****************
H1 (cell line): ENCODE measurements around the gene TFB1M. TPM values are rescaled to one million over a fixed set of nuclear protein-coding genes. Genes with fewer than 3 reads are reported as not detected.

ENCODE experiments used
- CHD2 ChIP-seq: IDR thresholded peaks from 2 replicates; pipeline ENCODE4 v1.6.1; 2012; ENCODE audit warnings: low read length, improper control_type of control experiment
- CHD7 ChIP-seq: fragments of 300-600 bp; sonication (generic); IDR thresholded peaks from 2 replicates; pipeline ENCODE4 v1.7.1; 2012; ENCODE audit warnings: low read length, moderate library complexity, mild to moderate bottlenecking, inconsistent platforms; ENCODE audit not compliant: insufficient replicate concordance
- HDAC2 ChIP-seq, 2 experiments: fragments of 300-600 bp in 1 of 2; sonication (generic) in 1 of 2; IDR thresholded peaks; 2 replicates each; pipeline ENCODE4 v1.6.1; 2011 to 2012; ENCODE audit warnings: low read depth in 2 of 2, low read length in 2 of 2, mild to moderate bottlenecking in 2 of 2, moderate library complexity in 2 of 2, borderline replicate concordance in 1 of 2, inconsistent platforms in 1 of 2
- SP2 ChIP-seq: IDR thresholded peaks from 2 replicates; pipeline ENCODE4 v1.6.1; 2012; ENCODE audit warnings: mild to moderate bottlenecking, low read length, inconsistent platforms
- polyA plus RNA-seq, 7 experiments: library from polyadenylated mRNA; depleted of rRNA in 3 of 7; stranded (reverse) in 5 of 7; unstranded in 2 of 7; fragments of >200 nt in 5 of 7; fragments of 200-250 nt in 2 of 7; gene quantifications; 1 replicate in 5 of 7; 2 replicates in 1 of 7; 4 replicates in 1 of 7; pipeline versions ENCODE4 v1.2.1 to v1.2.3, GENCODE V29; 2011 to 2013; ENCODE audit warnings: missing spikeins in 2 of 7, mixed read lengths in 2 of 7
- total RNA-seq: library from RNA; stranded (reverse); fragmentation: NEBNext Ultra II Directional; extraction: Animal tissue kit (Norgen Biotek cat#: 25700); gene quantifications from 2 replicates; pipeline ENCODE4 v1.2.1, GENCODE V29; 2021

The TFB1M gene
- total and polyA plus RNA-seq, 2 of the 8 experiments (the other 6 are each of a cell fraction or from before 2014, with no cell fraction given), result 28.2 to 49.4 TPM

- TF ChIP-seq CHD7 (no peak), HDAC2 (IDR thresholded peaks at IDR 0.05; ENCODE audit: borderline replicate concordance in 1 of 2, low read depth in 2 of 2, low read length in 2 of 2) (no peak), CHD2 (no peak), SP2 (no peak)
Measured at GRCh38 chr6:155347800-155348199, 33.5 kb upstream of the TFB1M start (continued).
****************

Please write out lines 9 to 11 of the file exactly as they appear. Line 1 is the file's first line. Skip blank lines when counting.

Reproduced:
The TFB1M gene
- total and polyA plus RNA-seq, 2 of the 8 experiments (the other 6 are each of a cell fraction or from before 2014, with no cell fraction given), result 28.2 to 49.4 TPM

- TF ChIP-seq CHD7 (no peak), HDAC2 (IDR thresholded peaks at IDR 0.05; ENCODE audit: borderline replicate concordance in 1 of 2, low read depth in 2 of 2, low read length in 2 of 2) (no peak), CHD2 (no peak), SP2 (no peak)